Citizens, experts, and the environment : the politics of local knowledge
Claims that the problematic communication gap between experts and ordinary citizens is best remedied by a renewal of local citizen participation in deliberative structures. This study will interest political scientists, public policy practitioners, sociologists, scientists, environmentalists, activists, urban planners, and public administrators.
Print Book, English, 2000
Duke University Press, Durham, NC, 2000
xiv, 336 pages ; 24 cm
9780822326281, 9780822326229, 0822326280, 0822326221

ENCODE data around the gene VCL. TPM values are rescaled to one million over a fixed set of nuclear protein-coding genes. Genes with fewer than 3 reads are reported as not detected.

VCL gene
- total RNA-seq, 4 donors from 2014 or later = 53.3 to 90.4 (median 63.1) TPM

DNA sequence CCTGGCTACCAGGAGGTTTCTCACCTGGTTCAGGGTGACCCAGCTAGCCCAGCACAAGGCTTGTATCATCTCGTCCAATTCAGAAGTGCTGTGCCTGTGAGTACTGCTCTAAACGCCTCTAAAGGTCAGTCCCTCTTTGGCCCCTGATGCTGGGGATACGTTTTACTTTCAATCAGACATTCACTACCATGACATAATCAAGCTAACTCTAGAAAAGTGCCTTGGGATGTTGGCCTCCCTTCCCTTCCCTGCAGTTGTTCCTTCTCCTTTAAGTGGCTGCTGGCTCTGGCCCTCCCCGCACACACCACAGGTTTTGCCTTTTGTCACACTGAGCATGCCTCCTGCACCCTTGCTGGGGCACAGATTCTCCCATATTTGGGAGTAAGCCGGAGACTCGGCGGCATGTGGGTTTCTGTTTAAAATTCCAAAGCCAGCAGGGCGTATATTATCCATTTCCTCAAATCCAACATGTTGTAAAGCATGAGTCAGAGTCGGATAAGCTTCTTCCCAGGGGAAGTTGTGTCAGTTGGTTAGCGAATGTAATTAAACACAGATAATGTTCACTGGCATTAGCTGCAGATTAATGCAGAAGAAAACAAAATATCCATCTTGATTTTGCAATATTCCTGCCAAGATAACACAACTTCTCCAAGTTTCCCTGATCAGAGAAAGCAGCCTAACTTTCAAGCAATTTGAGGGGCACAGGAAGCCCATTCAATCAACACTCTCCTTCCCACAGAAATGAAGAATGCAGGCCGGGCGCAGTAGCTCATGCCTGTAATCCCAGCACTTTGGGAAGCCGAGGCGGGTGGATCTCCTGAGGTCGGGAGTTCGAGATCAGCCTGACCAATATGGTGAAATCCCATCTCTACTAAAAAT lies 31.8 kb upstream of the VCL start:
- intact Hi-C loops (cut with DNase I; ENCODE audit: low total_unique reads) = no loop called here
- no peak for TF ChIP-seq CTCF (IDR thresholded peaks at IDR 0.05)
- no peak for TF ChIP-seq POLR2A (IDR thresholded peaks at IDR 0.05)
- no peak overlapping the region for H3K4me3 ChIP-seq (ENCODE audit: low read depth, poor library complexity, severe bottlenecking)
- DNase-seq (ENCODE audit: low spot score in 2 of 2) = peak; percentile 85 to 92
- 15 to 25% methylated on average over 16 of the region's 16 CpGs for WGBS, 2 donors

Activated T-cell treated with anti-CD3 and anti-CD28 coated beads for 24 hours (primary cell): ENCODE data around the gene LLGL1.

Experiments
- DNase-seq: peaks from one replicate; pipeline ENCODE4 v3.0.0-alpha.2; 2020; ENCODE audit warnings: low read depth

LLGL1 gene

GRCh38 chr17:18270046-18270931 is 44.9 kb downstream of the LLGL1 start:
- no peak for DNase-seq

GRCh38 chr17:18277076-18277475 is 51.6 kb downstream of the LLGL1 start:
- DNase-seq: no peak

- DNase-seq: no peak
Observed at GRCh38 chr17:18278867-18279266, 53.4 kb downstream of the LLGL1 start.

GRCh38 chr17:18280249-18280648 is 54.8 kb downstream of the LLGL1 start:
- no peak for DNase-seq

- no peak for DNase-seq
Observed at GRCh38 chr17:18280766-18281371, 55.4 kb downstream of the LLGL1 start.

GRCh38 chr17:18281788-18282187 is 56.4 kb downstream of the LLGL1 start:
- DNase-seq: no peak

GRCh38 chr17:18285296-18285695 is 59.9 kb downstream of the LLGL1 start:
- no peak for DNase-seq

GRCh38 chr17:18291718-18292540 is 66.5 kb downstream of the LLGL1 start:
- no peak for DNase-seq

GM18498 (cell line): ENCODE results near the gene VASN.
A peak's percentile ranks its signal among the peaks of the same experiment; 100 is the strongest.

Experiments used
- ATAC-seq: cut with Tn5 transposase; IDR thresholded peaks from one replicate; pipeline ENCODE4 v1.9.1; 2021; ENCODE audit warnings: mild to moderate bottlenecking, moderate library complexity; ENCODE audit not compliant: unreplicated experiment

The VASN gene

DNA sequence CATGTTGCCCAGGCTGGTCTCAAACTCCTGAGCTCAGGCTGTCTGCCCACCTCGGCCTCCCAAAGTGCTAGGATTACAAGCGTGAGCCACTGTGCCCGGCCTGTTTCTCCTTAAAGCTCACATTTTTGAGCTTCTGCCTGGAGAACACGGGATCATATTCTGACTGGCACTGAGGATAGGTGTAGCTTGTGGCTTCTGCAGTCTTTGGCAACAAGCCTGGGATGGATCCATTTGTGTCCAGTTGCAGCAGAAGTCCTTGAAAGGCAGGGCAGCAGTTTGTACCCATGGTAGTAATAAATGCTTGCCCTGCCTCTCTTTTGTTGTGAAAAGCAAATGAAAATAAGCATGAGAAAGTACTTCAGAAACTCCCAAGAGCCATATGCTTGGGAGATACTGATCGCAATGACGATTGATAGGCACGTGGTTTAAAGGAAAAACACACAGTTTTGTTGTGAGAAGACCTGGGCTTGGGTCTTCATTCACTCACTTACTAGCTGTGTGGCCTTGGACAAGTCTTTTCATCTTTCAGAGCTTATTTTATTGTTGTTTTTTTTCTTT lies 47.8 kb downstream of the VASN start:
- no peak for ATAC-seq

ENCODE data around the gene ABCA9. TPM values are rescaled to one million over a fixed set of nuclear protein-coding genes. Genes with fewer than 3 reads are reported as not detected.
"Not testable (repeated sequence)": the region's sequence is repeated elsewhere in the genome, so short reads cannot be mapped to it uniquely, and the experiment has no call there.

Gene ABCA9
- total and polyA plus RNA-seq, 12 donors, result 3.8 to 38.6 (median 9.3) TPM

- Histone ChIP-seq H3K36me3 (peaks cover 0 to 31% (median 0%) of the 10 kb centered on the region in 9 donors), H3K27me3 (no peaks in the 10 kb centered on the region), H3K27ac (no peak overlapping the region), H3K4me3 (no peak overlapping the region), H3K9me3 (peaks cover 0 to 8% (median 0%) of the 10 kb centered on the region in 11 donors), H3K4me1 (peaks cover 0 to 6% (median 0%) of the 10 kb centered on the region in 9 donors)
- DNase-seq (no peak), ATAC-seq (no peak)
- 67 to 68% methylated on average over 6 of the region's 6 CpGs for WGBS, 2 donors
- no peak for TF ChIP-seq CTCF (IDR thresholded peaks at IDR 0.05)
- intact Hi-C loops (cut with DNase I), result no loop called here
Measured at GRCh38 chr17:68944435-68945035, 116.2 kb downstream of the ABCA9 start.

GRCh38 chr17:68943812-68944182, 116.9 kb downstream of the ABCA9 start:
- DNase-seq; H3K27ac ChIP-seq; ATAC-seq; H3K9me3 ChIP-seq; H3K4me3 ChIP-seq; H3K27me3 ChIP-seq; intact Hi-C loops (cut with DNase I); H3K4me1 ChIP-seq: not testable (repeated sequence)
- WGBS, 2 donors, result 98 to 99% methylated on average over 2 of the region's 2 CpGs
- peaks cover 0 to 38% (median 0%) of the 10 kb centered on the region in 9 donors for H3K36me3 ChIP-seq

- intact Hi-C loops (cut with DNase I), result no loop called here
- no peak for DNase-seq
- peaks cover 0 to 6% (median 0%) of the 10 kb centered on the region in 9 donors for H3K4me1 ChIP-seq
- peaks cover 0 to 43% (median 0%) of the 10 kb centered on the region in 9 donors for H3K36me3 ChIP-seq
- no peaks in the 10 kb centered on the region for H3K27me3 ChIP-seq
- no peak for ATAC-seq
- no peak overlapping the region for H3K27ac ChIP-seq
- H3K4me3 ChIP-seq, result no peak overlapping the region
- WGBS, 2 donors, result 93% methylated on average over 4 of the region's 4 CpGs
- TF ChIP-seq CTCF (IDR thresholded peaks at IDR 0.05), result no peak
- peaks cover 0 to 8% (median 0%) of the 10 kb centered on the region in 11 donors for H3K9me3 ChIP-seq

Preface ixPart I. Citizens and Experts in the Risk Society 11. Democratic Prospects in an Age of Expertise: Confronting the Technocratic Challenge 52. Professional Knowledge and Citizen Participation: Rethinking Expertise 293. Environmental Crisis and the Technocratic Challenge: Expertise in the Risk Society 474. The Return of the Particular: Scientific Inquiry and Local Knowledge in Postpositivist Perspective 68Part II. Environmental Politics in the Public Sphere: Technical versus Cultural Rationality 875. Science and Politics in Environmental Regulation: The Politicization of Expertise 896. Confronting Experts in the Public Sphere: The Environmental Movement as Cultural Politics 1097. Not in My Backyard: Risk Assessment and the Politics of Cultural Rationality 124Part III. Local Knowledge and Participatory Inquiry: Methodological Practices for Political Empowerment 1438. Citizens as Local Experts: Popular Epidemiology and Participatory Resource Mapping 1479. Community Inquiry and Local Knowledge: The Political and Methodological Foundations of Participatory Research 17010. Ordinary Local Knowledge: From Potato Farming to Environmental Protection 193Part IV. Discursive Institutions and Policy Epistemics 21911. Discursive Institutions for Environmental Policy Making: Participatory Inquiry as Civic Discovery 22112. The Environments of Argument: Deliberative Practices and Policy Epistemics 242Appendixes 263Notes 279References 299Index 329